Students left behind on their bus — Why is it still happening?
Since the start of 2018, more than 20 students in New Jersey have been forgotten on their school bus, left to fend for themselves or wait for someone to spot them.
Considering the fact that approximately 800,000 children are transported to and from school on a daily basis in the Garden State, some may argue the above statistic isn't so bad.
But how does it happen even once?
While state law requires that school bus drivers inspect their vehicles to determine no pupils have been left behind, there's no one blanket procedure that every New Jersey school bus driver must follow before exiting the bus when they're done with their route.
Rules on child checks can vary from district from district. In some cases, drivers are prompted to complete certain tasks at the end of their route — flipping a sign or pressing a button at the back of the vehicle, for example — in order to ensure no children are left unattended.
Under New Jersey's law, a driver who has left a child on their bus would have their school bus endorsement suspended for six months on a first offense, and permanently revoked on a second offense.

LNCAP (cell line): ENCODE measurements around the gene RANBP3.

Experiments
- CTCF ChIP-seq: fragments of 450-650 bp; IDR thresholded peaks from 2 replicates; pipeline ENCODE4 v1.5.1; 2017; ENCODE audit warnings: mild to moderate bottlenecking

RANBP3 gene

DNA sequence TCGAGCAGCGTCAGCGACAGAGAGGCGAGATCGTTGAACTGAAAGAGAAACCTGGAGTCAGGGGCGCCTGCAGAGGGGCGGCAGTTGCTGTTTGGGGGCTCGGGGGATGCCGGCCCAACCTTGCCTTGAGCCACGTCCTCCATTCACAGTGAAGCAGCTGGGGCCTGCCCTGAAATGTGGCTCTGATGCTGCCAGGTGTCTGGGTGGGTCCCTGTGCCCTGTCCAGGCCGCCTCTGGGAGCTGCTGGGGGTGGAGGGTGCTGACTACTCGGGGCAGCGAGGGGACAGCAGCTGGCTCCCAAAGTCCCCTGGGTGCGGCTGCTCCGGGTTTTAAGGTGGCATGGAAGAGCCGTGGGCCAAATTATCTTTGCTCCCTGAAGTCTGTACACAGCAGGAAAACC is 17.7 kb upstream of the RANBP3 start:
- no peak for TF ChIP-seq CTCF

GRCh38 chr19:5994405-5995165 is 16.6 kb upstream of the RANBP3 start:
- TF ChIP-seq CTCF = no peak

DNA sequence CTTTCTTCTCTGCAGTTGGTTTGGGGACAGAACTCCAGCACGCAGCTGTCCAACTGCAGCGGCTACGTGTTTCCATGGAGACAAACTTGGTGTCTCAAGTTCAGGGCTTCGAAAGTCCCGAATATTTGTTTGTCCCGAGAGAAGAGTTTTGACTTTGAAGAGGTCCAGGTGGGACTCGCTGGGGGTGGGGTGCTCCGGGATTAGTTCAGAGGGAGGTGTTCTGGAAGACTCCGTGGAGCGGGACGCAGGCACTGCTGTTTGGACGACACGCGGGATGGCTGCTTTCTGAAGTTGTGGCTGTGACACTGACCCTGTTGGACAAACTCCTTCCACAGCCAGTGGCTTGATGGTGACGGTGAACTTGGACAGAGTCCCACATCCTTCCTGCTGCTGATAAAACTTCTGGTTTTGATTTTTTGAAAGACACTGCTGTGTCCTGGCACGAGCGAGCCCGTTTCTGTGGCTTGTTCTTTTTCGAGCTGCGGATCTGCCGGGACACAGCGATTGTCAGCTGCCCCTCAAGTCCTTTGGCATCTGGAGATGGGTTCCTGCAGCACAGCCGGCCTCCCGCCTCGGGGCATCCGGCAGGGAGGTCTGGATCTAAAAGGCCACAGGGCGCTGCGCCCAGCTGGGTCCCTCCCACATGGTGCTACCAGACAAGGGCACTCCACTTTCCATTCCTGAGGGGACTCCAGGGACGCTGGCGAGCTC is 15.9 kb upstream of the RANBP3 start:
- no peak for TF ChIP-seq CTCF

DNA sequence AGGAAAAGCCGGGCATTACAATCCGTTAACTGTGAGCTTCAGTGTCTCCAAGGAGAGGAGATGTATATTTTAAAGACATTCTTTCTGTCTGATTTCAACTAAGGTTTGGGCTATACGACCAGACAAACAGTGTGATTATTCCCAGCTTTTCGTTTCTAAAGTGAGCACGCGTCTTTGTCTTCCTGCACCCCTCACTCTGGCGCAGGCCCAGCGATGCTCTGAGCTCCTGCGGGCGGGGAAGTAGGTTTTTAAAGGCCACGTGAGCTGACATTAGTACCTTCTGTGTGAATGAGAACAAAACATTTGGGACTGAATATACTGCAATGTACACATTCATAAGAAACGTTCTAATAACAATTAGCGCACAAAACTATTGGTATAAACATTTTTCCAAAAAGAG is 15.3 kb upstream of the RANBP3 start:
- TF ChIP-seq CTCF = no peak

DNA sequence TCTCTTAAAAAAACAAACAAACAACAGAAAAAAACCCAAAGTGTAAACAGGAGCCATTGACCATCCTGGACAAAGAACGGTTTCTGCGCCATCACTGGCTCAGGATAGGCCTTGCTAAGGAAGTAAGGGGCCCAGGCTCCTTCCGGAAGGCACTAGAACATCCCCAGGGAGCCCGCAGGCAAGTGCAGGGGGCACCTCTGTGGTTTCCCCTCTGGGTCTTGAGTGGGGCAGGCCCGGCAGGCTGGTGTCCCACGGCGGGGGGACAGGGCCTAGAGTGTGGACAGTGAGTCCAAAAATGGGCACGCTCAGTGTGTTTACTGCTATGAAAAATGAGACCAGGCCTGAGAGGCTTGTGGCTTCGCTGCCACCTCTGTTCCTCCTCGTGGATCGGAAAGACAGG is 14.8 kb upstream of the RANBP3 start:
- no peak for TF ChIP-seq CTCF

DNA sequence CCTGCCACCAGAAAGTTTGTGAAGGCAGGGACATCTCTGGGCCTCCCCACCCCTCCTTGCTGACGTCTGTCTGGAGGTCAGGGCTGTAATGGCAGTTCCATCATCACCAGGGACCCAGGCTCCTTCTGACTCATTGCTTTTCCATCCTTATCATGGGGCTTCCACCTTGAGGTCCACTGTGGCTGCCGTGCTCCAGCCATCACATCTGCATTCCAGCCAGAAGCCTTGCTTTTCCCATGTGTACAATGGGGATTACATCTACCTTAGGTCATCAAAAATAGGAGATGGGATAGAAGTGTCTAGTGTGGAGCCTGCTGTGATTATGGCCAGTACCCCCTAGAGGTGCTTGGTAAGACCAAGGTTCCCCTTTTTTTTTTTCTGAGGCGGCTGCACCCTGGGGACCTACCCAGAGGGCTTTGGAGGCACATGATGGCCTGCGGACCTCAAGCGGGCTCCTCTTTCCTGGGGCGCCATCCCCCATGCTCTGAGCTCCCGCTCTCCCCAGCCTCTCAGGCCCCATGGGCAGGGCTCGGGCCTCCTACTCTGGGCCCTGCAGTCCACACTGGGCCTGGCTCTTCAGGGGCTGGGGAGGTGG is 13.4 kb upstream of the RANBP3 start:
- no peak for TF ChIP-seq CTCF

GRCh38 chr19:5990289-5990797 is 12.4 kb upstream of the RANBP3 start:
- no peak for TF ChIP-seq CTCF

Despite those punishments in place since 2007, several incidents of abandoned students are reported every academic year.
So far in 2019, according to the state Department of Education, there have been eight such reports, and there were 14 in calendar year 2018.
In the latest reported case, a special-needs preschooler in Point Pleasant was left on a garaged bus for about an hour before a high school student spotted the child. The driver and aide responsible for the incident were fired.
In an interview with New Jersey 101.5, the state Department of Children and Families said the department may revisit its outreach campaign from 2015 that aimed to eliminate these incidents. As part of the campaign, approximately 9,200 sticker were sent out statewide, asking, "Is everyone off the bus? Check everywhere and be safe."
A would-be stranded child isn't always just sitting or laying in a seat. At times, students have been spotted sleeping on the wheel well, or hiding underneath a seat.
"We probably will take a look at rebranding and repackaging that when we send out this year's email to superintendents," said DCF spokesman Jason Butkowski.
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Contact reporter Dino Flammia at firstname.lastname@example.org.